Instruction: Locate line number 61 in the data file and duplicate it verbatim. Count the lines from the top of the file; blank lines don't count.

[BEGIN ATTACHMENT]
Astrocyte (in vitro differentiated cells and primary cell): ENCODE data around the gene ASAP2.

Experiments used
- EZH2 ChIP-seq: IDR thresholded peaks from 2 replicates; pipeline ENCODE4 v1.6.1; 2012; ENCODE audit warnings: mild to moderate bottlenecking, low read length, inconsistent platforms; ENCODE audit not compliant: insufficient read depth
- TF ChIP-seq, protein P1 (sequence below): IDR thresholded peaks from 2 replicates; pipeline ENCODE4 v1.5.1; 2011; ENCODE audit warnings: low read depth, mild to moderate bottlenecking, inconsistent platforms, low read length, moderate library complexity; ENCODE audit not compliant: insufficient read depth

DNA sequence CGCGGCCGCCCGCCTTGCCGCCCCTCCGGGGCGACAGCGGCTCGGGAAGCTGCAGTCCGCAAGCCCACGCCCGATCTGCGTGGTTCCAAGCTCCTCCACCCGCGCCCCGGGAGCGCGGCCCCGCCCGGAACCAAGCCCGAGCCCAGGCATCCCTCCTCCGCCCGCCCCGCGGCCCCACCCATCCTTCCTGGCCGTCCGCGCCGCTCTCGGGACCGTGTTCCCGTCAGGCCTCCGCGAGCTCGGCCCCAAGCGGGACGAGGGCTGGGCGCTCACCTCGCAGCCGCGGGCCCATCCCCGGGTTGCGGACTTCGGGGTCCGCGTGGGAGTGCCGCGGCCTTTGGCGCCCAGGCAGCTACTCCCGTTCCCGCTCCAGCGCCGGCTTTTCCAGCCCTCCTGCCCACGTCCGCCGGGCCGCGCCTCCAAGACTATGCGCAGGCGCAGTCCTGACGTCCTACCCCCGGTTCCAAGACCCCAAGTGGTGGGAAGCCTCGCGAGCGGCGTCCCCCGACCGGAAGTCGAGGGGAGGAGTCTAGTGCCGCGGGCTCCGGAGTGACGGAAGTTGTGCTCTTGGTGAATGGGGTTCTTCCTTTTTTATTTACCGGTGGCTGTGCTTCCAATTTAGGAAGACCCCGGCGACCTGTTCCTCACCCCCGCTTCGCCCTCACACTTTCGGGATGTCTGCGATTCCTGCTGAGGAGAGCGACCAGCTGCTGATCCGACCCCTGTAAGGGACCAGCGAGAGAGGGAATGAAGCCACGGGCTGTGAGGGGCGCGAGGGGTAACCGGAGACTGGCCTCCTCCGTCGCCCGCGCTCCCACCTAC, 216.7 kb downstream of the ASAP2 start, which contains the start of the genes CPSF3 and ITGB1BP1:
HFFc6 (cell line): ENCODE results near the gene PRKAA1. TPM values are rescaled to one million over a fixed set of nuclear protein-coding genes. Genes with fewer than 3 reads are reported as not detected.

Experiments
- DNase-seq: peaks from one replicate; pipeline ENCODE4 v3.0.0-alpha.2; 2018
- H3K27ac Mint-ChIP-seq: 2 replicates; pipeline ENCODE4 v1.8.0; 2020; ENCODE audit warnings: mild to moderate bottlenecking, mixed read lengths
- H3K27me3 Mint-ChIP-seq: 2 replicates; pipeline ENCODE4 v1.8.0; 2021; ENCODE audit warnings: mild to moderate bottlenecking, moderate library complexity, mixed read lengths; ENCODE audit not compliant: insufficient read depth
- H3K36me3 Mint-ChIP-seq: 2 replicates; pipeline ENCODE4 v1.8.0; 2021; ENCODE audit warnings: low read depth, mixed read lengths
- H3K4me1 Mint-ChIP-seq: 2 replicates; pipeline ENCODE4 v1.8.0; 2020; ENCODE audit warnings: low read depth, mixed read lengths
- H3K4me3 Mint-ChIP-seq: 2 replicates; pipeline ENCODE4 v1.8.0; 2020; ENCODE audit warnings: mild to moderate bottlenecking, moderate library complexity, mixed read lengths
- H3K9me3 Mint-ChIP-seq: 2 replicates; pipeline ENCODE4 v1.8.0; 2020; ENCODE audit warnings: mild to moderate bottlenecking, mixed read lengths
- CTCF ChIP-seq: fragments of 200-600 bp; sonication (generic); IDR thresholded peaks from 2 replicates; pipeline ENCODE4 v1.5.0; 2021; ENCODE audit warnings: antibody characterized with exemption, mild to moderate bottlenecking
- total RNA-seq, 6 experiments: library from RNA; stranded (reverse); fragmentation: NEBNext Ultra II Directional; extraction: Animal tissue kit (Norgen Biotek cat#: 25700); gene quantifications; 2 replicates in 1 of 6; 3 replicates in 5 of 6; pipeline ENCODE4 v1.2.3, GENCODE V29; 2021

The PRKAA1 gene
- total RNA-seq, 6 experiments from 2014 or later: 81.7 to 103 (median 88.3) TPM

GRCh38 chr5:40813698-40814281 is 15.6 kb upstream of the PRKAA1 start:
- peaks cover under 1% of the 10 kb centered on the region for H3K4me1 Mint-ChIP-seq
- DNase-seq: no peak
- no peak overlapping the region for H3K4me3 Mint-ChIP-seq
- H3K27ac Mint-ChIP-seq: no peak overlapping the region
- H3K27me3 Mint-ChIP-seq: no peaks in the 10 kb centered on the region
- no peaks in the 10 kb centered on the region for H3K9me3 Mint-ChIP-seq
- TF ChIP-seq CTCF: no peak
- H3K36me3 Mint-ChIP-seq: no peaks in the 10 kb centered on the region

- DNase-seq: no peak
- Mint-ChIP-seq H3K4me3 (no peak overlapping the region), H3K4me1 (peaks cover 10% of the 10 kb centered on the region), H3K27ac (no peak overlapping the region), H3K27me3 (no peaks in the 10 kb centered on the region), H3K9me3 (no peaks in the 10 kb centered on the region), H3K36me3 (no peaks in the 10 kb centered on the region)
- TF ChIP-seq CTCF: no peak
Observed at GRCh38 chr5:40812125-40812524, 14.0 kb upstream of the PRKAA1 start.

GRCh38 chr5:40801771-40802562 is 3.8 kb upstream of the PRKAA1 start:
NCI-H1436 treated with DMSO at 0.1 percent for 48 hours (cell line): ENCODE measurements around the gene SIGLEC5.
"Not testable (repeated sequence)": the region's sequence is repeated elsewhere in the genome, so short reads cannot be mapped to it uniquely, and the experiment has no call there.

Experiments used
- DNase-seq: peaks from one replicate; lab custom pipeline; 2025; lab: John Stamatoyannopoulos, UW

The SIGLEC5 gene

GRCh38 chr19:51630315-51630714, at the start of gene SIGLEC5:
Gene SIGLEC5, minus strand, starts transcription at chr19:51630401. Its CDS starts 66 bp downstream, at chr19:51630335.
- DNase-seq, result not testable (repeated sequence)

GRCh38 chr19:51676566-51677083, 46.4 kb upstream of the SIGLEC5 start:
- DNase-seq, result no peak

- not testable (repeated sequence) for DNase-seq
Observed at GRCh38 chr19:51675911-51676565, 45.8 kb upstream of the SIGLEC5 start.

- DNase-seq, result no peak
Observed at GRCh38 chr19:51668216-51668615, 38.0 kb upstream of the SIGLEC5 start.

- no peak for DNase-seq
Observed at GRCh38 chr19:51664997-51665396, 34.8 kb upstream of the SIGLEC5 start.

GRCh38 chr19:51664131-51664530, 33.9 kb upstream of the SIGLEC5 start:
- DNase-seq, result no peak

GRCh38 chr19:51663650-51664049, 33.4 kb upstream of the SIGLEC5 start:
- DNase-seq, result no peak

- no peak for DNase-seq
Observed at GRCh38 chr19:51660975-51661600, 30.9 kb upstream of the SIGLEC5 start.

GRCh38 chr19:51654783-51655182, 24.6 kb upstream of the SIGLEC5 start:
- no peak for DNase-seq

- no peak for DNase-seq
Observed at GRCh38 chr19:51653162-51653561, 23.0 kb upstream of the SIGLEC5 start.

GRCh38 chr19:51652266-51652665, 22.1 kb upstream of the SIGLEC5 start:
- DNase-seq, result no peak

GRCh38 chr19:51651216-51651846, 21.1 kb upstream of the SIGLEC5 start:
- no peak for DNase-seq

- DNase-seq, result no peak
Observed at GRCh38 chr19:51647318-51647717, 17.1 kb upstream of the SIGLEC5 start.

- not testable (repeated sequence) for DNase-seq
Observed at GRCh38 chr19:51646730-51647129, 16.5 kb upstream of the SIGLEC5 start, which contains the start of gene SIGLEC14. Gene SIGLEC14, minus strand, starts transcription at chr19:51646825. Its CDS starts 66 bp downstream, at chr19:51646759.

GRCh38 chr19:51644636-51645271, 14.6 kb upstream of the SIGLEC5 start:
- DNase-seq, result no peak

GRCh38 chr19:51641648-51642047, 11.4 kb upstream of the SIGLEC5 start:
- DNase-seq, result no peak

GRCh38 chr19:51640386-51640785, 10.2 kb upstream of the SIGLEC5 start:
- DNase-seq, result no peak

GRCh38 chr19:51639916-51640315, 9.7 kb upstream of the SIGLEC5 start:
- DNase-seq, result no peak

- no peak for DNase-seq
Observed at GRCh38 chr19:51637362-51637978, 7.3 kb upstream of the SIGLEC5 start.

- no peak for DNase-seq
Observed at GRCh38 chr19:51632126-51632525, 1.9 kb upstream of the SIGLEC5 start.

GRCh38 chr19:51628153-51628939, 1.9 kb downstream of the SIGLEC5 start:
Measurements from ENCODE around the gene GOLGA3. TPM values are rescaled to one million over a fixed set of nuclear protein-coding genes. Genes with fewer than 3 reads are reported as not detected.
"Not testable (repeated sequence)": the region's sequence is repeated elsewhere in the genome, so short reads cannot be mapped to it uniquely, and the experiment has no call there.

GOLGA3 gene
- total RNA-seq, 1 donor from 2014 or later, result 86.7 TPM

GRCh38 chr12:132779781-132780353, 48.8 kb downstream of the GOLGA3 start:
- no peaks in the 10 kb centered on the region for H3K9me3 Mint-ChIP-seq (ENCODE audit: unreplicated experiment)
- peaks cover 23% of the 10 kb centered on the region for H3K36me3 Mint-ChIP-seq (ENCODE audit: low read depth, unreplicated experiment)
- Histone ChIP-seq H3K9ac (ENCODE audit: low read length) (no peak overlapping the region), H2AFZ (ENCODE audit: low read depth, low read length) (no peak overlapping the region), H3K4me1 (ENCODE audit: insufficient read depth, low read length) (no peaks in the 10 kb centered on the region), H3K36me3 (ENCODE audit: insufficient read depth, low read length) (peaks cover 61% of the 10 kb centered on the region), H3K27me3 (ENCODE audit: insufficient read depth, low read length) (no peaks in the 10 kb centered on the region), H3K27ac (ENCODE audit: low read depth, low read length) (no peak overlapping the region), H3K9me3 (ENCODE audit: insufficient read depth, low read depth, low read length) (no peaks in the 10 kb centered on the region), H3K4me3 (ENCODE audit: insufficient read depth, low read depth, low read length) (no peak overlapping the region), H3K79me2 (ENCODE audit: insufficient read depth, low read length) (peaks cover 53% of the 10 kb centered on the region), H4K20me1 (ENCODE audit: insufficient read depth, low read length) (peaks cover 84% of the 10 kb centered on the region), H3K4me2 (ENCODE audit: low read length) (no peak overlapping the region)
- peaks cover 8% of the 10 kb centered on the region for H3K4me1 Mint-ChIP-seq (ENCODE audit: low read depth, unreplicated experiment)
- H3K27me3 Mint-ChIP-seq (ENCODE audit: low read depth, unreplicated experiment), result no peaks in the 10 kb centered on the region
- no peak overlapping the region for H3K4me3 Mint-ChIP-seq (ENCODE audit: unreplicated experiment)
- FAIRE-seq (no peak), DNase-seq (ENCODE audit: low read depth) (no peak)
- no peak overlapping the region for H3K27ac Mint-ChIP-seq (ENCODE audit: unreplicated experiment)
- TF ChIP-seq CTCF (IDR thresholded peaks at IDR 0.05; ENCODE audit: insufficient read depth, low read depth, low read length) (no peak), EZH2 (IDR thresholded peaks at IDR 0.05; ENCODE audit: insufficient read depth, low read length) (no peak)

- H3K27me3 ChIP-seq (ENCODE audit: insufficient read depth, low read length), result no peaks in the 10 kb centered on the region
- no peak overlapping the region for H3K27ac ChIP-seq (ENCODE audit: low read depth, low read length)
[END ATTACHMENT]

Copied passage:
GRCh38 chr19:51651216-51651846, 21.1 kb upstream of the SIGLEC5 start: